Friday, November 26, 2004

The Battle of the Pollsters

Zogby Vs. Mitofsky

Keith Olbermann

NEW YORK - It was a spectacular irony - a Republican senator using the word “fraud” about the presidential election. More spectacular still, he was visiting his condemnation of apparent election manipulation on the incumbent party. And beyond all that, he and others based their conclusions largely on the incredible disparity between the last exit polls and the vote count itself. Of course, Indiana’s Richard Lugar was talking about the presidential election in the Ukraine. But in so doing, he underscored that once again, the exit polls appear to have fulfilled the time-honored international tradition of the canary in the mine shaft. If only we could have used them in that way here.

“I don't think that exit polls can be used as a barometer for the accuracy of an election itself,” noted pollster John Zogby explained to me on last night’s Countdown, in what we think was his first full-scale television interview since the election. “At least until we find out if there's something broken with this round of election polls… I think that the gentlemen who are responsible for the exit polls should be fully transparent, release their data, discuss their methodology. Let us see what exactly it is that happened, and why it happened.”

It turns out one of those gentlemen doesn’t think anything happened.

In an unsolicited e-mail to Countdown, Warren Mitofsky wrote that he was “struck by the misinformation” in our program. He heads Mitofsky International, which along with Edison Media Research, conducted the election night exit polling for the television networks and the Associated Press. I referred to the variance among the early and late exit polls, and the voting. Insisting “there were no early exit polls” released by his company or Edison, Mr. Mitofsky wrote “the early release came from unauthorized leaks to bloggers who posted misinformation.”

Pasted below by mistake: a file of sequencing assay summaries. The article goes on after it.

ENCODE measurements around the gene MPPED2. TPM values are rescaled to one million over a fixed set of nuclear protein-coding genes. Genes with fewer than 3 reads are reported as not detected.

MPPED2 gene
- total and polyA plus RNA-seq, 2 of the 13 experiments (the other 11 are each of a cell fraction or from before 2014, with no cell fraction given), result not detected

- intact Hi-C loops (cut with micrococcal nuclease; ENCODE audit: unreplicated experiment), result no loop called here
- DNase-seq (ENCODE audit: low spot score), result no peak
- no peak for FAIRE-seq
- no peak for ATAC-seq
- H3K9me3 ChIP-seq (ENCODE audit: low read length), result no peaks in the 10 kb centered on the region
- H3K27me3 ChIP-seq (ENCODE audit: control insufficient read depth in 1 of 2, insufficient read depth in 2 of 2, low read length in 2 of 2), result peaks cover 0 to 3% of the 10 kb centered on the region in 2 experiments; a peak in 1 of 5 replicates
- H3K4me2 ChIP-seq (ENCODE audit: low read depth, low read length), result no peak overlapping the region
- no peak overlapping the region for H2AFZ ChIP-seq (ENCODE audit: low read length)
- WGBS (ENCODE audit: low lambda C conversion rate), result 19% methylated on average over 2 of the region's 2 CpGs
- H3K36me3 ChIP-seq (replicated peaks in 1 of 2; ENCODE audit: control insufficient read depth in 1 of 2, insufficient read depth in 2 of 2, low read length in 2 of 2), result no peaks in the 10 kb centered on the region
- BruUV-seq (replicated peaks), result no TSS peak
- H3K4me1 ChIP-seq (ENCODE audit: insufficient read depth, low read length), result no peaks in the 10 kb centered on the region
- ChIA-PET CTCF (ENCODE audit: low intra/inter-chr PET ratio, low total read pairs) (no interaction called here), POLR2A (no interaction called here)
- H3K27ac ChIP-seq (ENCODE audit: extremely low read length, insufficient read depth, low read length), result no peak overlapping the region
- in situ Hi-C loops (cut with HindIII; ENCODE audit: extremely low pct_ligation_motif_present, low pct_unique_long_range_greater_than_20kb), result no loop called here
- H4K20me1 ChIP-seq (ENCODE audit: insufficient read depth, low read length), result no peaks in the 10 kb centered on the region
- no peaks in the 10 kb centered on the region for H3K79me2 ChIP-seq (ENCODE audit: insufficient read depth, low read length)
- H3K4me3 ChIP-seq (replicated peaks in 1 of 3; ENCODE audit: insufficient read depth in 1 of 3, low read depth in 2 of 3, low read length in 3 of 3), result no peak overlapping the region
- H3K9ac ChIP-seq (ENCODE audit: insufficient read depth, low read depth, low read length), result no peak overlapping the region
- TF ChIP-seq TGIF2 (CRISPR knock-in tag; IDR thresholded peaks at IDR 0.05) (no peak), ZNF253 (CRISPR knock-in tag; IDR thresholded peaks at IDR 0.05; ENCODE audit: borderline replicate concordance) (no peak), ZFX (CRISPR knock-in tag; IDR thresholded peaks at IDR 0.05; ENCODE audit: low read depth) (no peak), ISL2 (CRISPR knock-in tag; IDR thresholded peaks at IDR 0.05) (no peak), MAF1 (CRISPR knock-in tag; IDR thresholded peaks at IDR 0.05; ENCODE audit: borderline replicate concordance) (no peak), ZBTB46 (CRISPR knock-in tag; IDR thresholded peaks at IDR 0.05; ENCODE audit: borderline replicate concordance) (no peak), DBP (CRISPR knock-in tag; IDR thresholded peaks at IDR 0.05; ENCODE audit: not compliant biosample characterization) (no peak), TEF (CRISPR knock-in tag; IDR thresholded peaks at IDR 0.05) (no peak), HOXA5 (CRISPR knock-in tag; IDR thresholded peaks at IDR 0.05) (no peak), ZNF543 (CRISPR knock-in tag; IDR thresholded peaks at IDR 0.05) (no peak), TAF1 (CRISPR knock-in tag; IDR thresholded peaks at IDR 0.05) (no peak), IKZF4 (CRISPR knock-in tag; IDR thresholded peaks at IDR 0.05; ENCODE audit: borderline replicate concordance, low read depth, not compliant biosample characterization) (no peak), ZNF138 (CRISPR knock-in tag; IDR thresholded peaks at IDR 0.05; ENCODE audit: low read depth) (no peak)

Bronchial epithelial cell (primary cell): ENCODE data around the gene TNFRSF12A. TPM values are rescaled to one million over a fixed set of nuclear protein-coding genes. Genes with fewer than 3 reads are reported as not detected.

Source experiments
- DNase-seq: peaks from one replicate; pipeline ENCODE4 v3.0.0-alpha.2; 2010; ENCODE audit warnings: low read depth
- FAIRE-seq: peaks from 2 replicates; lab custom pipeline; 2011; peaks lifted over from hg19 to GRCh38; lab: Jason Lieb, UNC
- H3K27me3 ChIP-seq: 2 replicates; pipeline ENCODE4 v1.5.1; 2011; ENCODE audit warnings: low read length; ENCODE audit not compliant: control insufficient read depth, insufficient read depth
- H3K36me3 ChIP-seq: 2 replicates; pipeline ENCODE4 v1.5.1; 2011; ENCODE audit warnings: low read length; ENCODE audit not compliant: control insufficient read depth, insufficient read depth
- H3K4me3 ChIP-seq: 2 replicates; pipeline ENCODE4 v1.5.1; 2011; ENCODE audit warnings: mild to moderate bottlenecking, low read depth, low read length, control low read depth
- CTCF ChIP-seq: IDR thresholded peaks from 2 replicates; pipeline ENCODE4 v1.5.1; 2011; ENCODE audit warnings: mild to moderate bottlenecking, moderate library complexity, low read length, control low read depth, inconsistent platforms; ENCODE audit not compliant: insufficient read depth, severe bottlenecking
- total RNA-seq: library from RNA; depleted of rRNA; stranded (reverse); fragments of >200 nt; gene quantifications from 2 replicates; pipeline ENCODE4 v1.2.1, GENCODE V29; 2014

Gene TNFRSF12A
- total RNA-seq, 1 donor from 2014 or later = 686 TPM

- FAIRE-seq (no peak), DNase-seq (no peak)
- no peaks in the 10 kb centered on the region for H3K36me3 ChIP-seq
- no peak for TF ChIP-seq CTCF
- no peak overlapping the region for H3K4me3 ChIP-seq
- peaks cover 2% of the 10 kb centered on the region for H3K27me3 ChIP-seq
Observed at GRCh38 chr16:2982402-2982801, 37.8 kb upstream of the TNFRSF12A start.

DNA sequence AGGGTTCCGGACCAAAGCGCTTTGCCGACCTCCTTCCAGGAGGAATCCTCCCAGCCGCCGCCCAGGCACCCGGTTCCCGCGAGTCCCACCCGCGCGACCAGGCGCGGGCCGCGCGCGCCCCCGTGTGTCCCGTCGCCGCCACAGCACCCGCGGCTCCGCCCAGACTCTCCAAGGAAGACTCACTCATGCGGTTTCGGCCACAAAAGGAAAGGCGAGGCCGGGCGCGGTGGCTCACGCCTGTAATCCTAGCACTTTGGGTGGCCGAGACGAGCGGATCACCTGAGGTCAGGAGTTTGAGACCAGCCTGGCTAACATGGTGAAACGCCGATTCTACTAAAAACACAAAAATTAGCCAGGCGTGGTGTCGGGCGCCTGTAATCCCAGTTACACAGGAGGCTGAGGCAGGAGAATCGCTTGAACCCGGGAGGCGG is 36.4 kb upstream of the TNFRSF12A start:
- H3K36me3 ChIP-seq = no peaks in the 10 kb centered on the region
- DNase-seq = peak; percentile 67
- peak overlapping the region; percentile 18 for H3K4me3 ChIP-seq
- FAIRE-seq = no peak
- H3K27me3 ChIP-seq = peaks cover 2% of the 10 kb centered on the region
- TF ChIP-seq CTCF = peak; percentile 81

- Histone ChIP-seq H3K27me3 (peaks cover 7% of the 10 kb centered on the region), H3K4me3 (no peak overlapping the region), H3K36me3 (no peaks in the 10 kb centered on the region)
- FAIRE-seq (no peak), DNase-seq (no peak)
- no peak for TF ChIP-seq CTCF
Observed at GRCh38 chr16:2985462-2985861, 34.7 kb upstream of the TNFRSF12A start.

Mitofsky compared those leaks to “the score at half time at a football game” and said the “leakers were reading complex displays intended for trained statisticians. The leakers did not understand what they were reading and the bloggers did not know they were getting misinformation.”

His defense of his work grew more strident. “The presidential exit polls released at poll closing time when they were completed had an average error of 1.9 percentage points. There were no mistaken projections by Edison/Mitofsky or any of the NEP members.” One more thrust: “All the professionals correctly interpreted the numbers.”

While Zogby spoke of a “blue ribbon panel” to investigate both the voting irregularities and the exit polling, Mitofsky asked rhetorically, “Did anyone really think that 51% in an exit poll two hours before voting was finished in the western states gave Kerry a lock on the presidency?”

John Zogby, meanwhile, was more concerned about the short end of another poll this week -- one that indicated that about four in five Americans thought President Bush had been legitimately elected three weeks ago. “But, Keith, 20 percent don’t think the president is legitimate. And worse yet, if you take the other half, those that didn’t vote for him, about half of the other side doesn’t think the president is legitimate. That just hasn’t existed for a long, long time in our system. We need to restore, I think, some semblance of legitimacy and honor to the system.”

Warren Mitofsky seemed to disagree. “The exit polls have been better in the past. They were far from perfect, but nowhere near as bad as your broadcast made them sound.” He never mentioned Zogby in his e-mail, but he did blast others. “Only the unauthorized leakers and bloggers were misled - a fate they richly deserved.”